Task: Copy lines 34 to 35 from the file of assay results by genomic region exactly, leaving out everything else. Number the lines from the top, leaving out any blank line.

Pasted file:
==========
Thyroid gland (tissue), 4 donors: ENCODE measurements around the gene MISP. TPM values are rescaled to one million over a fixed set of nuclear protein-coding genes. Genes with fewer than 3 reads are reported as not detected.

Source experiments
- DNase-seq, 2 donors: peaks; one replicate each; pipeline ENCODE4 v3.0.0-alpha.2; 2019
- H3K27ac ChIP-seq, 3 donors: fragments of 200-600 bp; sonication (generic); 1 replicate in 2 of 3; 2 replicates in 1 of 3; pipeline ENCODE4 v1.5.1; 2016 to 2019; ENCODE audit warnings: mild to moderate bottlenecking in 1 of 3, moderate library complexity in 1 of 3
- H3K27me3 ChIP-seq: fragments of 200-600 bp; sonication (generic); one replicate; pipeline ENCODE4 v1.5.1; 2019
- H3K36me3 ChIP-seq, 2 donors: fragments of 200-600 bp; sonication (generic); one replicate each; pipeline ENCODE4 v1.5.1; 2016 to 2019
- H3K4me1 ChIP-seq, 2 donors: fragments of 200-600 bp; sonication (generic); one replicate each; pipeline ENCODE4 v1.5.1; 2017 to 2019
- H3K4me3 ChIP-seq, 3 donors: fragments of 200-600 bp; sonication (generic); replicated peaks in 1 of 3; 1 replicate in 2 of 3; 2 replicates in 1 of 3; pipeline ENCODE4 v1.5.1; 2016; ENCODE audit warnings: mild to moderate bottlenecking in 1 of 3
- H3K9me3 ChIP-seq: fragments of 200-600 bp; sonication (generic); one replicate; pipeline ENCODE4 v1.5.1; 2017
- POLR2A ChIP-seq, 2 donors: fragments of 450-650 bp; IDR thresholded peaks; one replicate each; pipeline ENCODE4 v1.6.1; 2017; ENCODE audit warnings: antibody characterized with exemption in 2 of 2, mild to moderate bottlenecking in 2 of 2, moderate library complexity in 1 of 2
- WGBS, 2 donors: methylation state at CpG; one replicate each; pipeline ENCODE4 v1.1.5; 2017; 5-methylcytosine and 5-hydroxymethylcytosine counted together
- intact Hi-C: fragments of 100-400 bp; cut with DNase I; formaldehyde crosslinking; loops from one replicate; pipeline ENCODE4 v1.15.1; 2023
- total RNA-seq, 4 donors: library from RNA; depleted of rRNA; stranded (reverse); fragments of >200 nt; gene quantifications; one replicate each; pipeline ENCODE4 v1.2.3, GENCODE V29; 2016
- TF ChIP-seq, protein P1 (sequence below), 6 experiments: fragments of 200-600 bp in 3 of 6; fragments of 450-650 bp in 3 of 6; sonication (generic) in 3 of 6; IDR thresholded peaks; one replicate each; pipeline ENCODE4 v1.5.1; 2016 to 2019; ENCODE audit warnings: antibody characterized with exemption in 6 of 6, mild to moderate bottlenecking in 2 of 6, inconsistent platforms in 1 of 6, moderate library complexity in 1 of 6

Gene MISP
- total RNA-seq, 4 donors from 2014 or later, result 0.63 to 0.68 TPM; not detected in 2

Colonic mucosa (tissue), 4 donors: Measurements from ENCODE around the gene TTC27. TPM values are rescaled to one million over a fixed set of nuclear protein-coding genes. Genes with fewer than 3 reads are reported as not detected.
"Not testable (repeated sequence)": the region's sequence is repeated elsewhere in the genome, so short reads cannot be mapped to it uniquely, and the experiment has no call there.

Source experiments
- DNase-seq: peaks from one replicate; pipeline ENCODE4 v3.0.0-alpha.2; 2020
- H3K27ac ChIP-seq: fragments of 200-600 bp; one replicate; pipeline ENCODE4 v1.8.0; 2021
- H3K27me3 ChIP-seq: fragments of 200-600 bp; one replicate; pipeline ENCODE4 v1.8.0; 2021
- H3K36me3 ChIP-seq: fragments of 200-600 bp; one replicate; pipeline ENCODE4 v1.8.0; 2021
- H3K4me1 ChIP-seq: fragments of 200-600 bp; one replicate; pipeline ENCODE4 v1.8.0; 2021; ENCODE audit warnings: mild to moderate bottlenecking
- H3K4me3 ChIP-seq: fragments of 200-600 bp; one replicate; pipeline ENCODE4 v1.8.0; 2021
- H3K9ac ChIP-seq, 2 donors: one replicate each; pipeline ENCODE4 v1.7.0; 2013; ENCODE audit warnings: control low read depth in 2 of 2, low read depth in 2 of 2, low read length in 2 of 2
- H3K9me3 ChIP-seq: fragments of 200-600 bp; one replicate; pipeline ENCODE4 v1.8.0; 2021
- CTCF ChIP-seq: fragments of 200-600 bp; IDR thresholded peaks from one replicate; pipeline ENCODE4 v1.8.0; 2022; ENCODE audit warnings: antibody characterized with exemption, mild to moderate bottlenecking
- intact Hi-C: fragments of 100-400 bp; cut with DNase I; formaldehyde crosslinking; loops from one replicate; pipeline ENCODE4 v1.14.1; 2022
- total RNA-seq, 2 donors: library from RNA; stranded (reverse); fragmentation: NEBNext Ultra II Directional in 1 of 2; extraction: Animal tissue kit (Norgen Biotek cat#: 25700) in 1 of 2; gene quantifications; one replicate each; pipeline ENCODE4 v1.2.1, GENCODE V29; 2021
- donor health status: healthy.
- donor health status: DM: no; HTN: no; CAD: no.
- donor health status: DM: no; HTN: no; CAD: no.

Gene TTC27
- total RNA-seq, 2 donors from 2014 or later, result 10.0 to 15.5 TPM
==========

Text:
Gene TTC27
- total RNA-seq, 2 donors from 2014 or later, result 10.0 to 15.5 TPM